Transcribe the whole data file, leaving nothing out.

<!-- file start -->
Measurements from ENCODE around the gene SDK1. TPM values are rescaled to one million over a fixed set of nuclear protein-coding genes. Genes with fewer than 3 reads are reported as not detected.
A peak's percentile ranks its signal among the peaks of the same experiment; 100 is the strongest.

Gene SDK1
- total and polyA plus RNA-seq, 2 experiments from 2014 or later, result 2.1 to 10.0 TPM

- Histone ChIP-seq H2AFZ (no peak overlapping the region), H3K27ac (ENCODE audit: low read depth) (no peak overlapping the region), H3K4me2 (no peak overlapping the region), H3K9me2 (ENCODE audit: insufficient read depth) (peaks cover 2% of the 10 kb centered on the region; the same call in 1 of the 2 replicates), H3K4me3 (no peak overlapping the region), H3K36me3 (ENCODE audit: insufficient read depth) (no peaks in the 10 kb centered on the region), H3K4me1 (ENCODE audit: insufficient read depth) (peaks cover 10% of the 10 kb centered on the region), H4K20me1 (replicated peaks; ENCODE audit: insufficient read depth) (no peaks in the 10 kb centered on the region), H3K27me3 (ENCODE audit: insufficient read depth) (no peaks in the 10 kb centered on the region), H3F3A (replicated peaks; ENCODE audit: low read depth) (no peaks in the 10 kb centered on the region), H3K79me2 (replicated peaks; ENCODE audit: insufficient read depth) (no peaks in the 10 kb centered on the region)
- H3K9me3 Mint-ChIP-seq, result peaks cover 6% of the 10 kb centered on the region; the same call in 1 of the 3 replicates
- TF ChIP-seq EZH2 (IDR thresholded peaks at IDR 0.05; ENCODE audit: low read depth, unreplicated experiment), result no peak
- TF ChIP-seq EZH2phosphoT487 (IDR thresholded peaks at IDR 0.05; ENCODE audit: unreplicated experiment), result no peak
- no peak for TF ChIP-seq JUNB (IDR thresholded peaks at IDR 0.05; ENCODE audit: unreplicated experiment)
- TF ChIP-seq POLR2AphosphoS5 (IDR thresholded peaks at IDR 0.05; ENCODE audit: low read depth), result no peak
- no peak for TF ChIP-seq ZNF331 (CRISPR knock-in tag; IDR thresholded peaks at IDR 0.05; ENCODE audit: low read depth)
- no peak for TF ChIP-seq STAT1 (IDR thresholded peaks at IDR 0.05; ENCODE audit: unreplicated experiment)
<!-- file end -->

Measurements from ENCODE around the gene SDK1. TPM values are rescaled to one million over a fixed set of nuclear protein-coding genes. Genes with fewer than 3 reads are reported as not detected.
A peak's percentile ranks its signal among the peaks of the same experiment; 100 is the strongest.

Gene SDK1
- total and polyA plus RNA-seq, 2 experiments from 2014 or later, result 2.1 to 10.0 TPM

- Histone ChIP-seq H2AFZ (no peak overlapping the region), H3K27ac (ENCODE audit: low read depth) (no peak overlapping the region), H3K4me2 (no peak overlapping the region), H3K9me2 (ENCODE audit: insufficient read depth) (peaks cover 2% of the 10 kb centered on the region; the same call in 1 of the 2 replicates), H3K4me3 (no peak overlapping the region), H3K36me3 (ENCODE audit: insufficient read depth) (no peaks in the 10 kb centered on the region), H3K4me1 (ENCODE audit: insufficient read depth) (peaks cover 10% of the 10 kb centered on the region), H4K20me1 (replicated peaks; ENCODE audit: insufficient read depth) (no peaks in the 10 kb centered on the region), H3K27me3 (ENCODE audit: insufficient read depth) (no peaks in the 10 kb centered on the region), H3F3A (replicated peaks; ENCODE audit: low read depth) (no peaks in the 10 kb centered on the region), H3K79me2 (replicated peaks; ENCODE audit: insufficient read depth) (no peaks in the 10 kb centered on the region)
- H3K9me3 Mint-ChIP-seq, result peaks cover 6% of the 10 kb centered on the region; the same call in 1 of the 3 replicates
- TF ChIP-seq EZH2 (IDR thresholded peaks at IDR 0.05; ENCODE audit: low read depth, unreplicated experiment), result no peak
- TF ChIP-seq EZH2phosphoT487 (IDR thresholded peaks at IDR 0.05; ENCODE audit: unreplicated experiment), result no peak
- no peak for TF ChIP-seq JUNB (IDR thresholded peaks at IDR 0.05; ENCODE audit: unreplicated experiment)
- TF ChIP-seq POLR2AphosphoS5 (IDR thresholded peaks at IDR 0.05; ENCODE audit: low read depth), result no peak
- no peak for TF ChIP-seq ZNF331 (CRISPR knock-in tag; IDR thresholded peaks at IDR 0.05; ENCODE audit: low read depth)
- no peak for TF ChIP-seq STAT1 (IDR thresholded peaks at IDR 0.05; ENCODE audit: unreplicated experiment)